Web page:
5 Things You Need To Know About Becoming A Professional Gardener

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Gardening is a relaxing activity that can produce tasty and beautiful results. If you’ve ever found yourself being praised for your green thumb or wishing you could spend all of your time in the garden, this article is for you. There are five things you need to know about becoming a professional gardener.

1) What Equipment You’ll Need

You’ll need a variety of tools to keep the garden healthy and looking its best.

  • Pruning shears: Used to trim bushes, trees, and other plants.
  • Loppers: Basically a larger pruning shear with more power.
  • Hand Trowel: A small shovel.
  • Garden Fork: Used to turn over the soil.
  • Spade: A square shovel that lets you move dirt quickly.
  • Rake: Used to remove leaves and other small objects from an area.
  • Hoe: Used to prepare rows for planting.
  • Garden Hose: To water the plants when the dry season hits.
  • Watering Can: To water plants that are too delicate to be sprayed with the hose.
  • Wheelbarrow: To move large piles of soil.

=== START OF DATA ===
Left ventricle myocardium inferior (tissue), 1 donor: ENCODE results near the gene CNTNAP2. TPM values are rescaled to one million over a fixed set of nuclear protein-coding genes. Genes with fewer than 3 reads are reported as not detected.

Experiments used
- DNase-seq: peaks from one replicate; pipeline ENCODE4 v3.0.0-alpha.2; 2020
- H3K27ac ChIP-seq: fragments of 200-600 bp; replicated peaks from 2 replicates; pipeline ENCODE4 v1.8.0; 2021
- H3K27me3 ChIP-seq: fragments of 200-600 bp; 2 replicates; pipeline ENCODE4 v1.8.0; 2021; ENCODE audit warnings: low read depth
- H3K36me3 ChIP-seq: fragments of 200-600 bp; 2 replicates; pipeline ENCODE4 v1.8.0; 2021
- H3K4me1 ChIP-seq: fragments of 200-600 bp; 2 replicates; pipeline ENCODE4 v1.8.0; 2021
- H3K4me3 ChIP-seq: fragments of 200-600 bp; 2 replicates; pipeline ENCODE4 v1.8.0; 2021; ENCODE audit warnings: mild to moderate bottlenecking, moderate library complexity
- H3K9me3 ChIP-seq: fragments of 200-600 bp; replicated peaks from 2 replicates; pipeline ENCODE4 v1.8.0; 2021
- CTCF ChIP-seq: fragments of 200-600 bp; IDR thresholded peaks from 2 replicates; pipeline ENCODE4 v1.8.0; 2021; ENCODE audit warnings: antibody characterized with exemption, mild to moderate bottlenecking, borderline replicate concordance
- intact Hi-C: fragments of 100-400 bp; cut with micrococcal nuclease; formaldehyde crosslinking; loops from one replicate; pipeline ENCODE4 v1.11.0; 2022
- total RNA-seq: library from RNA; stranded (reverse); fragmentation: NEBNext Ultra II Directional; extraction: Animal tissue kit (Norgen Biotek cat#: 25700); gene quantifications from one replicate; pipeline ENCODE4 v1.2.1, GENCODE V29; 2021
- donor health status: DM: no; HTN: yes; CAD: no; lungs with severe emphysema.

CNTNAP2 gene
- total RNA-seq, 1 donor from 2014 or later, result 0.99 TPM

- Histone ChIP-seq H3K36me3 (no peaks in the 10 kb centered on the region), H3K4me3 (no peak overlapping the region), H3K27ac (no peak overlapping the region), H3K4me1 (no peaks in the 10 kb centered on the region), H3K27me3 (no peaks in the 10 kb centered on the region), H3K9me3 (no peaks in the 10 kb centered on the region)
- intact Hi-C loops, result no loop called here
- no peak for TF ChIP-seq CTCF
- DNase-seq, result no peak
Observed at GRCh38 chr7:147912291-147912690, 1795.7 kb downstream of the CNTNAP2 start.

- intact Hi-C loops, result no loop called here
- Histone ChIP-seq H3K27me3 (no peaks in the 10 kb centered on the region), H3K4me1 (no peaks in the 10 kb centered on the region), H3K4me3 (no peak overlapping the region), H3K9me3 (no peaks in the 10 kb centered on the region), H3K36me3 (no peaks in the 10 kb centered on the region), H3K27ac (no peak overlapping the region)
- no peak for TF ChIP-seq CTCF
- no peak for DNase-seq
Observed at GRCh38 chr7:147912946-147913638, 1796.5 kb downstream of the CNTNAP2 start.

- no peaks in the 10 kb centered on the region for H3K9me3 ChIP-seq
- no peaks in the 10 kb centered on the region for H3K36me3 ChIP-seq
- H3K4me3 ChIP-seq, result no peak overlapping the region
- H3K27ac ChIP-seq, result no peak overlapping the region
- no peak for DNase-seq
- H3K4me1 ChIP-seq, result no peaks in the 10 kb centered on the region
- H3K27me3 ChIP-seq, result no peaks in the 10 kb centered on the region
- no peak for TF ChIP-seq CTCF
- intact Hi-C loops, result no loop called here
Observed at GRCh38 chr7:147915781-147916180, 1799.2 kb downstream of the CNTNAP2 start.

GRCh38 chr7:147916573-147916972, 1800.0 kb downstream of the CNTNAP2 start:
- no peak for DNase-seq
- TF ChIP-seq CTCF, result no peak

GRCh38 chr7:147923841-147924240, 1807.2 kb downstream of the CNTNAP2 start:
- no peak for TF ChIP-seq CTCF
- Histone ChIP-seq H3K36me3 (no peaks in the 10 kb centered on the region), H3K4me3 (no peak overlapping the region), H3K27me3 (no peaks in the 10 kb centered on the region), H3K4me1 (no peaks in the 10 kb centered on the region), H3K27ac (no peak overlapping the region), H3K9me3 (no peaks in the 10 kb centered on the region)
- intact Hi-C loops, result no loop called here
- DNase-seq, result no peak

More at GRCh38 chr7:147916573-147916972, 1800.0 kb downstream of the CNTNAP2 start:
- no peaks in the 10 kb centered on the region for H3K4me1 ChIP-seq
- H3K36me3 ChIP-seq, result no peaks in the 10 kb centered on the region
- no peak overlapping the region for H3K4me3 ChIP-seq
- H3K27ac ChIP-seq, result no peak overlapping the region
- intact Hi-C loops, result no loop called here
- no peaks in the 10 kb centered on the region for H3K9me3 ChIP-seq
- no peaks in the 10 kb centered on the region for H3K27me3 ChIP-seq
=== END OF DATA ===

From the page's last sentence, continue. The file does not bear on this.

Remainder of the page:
• A large hauling truck to carry all of the other equipment you’ll need to bring with you.

This is a good starting list of equipment you’ll need but you may want to add more as you go.

2) The Requirements You Must Meet

Here are a few of the official and unofficial requirements you have to meet to become a professional gardener or start a gardening business.

  • Have some experience working with gardens.
  • Have the ability to self-motivate.
  • Be willing to continue learning. You might be asked to work with new equipment or try growing something you’ve never even heard of.
  • Have a creative mindset that allows you to envision the beautiful, finished space.
  • Be capable of making detailed design plans.
  • Have the ability to create a care schedule that will keep the plants thriving.
  • Be healthy enough to do tasks in the garden without risking injury. Consider allergies too. Are you allergic to anything that you’ll encounter regularly in the garden?
  • Get along well with people. You’ll have to maintain good relationships with your clients.
  • It’s not an official requirement, but it’s encouraged to get a degree in a relevant field like landscaping. This will increase the amount you’ll be paid.

Check your local laws for any other rules that may apply to your area.

3) You Need To Gain Knowledge And Experience

If you don’t have a lot of gardening experience or want to gain some on a professional level, there are a few things you can do.

  • Find a professional gardener and ask to be their apprentice. If you can’t find one on your own, you can contact the Landscape Management Apprenticeship Program to help you.
  • Volunteer to help out at local plant nurseries.
  • Join gardening clubs in your area. This is a good way to practice and get advice.
  • Offer to put in gardens for people in your community.
  • Learn through the internet using self-study.
  • Read about the types of plants that do well in your area.